He dropped out of school at age 11, lost three children to sickle cell anemia, suffered burns in a fire at his BBQ restaurant, walked away from a bus crash that killed a bandmate, did a prison stint for unwittingly transporting a promoter's cocaine, endured COVID at age 86 and admitted in his new autobiography that he cheated on his wife.
If inveterate bluesman Bobby Rush survived all these challenges, he won't be fazed by January in Minnesota.
"It's just another winter's day for me. I lived for 48 years in Chicago," Rush said this month from his home in Jackson, Miss., where it was 71 degrees.
Although known as the King of the Chitlin' Circuit, Rush returns to the spiffy Dakota in downtown Minneapolis Friday and Saturday with his acoustic show, not his legendary revue with dancers and full band.
"I love the acoustic dates 'cause I get close to 'em [fans] and I can talk to 'em. I can almost touch 'em with my hand. Put my kneecaps on 'em. It's one-on-one," said the 88-year-old motormouth, a singer/guitarist/harmonica player with the energy of someone one-fourth his age.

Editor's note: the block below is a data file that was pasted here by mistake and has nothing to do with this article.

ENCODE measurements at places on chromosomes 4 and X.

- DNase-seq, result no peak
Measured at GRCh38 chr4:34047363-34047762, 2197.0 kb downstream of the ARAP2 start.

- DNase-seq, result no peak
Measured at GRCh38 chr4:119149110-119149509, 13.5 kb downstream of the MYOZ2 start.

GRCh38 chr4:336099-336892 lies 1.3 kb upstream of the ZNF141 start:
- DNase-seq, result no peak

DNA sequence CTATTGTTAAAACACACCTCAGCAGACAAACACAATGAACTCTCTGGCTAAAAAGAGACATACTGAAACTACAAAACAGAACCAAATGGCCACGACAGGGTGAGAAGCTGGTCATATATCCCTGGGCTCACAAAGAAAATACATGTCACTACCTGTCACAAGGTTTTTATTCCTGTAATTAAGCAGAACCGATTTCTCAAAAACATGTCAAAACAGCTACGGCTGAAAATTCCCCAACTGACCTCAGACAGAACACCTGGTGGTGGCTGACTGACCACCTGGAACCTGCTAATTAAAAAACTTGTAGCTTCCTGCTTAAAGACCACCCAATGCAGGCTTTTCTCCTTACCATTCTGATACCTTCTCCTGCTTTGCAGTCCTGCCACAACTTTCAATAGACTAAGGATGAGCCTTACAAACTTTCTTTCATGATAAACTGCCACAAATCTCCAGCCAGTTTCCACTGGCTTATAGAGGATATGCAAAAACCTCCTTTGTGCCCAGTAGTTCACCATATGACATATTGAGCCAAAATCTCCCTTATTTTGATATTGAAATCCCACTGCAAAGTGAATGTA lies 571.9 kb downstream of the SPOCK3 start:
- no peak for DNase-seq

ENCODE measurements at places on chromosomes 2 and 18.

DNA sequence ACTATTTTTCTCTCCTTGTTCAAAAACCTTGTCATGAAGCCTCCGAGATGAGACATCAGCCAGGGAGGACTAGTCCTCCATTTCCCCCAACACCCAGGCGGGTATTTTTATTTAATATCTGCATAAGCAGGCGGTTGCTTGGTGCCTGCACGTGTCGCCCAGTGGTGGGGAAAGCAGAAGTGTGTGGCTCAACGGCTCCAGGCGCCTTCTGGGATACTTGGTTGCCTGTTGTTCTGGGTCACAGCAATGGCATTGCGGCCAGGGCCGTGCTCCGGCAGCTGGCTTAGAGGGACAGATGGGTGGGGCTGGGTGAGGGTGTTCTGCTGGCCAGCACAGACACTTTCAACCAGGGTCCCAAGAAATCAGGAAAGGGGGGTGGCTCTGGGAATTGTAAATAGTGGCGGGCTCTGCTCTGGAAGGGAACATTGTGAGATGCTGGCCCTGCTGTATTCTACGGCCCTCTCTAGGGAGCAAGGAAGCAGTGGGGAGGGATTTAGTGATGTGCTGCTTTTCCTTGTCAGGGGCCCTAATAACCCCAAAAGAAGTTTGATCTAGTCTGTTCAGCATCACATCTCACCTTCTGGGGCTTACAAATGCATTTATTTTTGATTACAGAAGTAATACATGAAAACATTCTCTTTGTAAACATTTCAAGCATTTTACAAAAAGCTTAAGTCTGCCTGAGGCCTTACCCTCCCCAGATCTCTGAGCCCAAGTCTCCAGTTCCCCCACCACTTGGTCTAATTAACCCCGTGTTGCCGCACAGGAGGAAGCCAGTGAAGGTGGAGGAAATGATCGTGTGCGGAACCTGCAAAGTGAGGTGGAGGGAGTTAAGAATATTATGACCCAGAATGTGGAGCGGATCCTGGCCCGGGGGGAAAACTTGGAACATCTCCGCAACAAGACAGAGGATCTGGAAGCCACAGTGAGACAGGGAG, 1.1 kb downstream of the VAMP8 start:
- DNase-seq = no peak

"I do the same kind of songs whether it's a big band or a small band. I still tell the same kind of stories. I got my two big feet — that's my drum — and my thumb is my bass, and my fingers are my guit-tar.
"So, you have me, myself and I."
The show will be reflective of his 2020 recording "Rawer Than Raw," which won Rush his second Grammy for best traditional blues album. He grabbed his first in 2017 — after decades of performing.
His autobiography, "I Ain't Studdin' Ya: My American Blues Story," is a modest, plain-spoken yet compelling account of a hardscrabble life in the Deep South.